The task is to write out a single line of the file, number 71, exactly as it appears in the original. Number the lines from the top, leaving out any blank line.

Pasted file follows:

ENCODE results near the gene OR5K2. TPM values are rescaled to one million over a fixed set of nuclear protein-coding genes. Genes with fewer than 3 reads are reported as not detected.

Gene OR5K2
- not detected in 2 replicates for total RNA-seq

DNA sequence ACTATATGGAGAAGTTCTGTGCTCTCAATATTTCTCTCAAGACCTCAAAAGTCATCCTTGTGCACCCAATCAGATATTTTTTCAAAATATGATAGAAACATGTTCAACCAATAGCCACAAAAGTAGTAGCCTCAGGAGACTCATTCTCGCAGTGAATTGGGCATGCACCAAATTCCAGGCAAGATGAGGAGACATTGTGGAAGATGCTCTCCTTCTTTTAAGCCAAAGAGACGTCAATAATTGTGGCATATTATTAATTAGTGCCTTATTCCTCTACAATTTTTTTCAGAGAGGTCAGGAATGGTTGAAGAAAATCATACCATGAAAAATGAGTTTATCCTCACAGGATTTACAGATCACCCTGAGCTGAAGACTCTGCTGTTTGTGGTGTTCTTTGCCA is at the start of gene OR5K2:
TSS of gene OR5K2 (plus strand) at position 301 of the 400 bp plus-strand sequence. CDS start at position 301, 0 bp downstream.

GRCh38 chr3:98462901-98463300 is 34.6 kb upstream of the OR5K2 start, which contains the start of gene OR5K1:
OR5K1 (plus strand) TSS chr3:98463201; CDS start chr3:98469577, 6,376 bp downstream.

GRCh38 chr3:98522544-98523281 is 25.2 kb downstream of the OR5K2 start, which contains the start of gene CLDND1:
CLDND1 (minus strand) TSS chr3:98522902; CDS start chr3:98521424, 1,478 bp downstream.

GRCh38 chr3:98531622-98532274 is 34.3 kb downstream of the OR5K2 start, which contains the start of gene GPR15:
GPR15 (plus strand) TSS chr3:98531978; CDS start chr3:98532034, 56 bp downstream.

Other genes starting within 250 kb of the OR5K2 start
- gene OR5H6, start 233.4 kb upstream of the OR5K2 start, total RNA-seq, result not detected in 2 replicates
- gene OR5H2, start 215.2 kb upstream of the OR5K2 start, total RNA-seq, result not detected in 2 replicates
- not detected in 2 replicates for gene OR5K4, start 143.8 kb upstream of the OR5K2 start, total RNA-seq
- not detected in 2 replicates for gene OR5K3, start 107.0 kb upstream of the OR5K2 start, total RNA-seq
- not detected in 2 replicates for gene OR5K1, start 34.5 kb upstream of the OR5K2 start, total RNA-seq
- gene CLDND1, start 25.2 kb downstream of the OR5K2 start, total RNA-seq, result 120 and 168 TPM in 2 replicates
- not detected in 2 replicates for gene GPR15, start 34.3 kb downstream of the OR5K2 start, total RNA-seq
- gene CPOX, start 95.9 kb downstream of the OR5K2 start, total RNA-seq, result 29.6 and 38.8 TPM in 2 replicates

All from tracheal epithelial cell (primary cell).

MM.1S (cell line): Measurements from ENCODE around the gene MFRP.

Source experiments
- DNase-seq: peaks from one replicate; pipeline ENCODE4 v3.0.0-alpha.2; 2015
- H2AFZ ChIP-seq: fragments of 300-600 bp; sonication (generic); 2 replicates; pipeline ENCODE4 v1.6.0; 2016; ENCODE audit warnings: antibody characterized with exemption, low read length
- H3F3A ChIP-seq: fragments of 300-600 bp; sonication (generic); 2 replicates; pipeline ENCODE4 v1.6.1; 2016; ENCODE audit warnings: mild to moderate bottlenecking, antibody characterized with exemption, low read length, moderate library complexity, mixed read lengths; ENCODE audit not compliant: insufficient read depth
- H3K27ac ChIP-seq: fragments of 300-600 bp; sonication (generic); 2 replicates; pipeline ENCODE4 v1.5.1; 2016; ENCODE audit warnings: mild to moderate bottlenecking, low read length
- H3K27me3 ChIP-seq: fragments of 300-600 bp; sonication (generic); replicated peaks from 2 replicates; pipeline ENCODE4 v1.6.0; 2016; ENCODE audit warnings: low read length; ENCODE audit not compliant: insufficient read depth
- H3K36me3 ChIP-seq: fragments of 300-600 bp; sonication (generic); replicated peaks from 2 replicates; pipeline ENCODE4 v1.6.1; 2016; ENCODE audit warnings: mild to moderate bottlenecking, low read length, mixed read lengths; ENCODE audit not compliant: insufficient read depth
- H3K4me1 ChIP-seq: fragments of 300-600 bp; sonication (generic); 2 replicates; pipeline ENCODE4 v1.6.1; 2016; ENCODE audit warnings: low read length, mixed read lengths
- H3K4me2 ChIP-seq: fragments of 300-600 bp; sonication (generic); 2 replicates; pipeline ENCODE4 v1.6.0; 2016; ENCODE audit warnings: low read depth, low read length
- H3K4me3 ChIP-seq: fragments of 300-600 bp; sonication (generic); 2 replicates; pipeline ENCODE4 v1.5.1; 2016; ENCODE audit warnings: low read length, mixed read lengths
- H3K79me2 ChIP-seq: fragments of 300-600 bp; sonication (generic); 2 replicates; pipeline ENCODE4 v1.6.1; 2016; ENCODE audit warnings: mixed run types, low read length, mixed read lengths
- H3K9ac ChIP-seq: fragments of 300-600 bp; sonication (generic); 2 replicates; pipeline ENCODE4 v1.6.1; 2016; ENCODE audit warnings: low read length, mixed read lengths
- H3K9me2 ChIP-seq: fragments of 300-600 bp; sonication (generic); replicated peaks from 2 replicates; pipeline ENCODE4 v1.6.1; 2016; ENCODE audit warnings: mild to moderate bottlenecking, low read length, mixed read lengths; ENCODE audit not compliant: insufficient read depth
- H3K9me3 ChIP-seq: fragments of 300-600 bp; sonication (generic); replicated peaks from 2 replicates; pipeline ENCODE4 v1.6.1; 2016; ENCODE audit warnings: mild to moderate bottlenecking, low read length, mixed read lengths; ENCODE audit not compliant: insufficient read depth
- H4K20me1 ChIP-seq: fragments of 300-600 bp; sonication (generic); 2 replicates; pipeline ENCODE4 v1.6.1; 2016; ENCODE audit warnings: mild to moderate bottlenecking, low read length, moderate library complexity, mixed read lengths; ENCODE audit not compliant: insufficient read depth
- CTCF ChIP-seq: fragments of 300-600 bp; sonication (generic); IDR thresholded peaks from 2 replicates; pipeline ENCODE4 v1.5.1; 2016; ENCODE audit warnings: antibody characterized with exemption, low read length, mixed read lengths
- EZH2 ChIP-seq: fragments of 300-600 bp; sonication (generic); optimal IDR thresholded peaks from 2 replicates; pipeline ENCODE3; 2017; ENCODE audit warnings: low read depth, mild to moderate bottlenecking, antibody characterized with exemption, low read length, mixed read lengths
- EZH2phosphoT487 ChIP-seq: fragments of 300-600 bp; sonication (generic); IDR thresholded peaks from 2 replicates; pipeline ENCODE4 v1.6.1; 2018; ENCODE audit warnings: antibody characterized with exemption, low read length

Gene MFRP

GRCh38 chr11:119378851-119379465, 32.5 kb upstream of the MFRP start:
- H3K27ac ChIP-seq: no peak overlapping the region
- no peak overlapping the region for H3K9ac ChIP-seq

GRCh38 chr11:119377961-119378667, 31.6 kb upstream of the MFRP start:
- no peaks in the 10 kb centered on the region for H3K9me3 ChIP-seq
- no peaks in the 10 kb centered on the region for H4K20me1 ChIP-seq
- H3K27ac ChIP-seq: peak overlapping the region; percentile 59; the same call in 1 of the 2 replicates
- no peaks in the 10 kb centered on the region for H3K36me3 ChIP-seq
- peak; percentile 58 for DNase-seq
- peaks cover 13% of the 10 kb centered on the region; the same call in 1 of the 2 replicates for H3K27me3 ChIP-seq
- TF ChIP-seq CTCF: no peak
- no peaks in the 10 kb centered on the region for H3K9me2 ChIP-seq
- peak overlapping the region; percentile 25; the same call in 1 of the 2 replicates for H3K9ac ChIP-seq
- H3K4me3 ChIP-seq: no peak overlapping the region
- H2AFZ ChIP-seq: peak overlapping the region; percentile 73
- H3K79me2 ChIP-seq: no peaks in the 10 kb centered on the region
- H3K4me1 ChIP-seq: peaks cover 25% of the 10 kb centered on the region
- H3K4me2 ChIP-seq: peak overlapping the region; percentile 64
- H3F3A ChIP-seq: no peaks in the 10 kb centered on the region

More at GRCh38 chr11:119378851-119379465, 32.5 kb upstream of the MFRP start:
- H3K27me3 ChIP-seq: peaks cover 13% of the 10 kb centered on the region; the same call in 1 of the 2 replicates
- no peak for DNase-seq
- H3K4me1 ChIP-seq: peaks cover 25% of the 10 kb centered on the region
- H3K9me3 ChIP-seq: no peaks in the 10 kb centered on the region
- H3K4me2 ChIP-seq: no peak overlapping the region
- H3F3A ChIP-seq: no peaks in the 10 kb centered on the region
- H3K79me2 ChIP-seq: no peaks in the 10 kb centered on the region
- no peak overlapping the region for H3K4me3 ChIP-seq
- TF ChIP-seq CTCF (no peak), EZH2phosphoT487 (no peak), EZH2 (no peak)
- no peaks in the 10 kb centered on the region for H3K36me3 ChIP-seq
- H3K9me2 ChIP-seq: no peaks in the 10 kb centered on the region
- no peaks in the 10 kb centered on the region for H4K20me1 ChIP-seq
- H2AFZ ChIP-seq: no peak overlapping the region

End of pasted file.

- no peaks in the 10 kb centered on the region for H3K36me3 ChIP-seq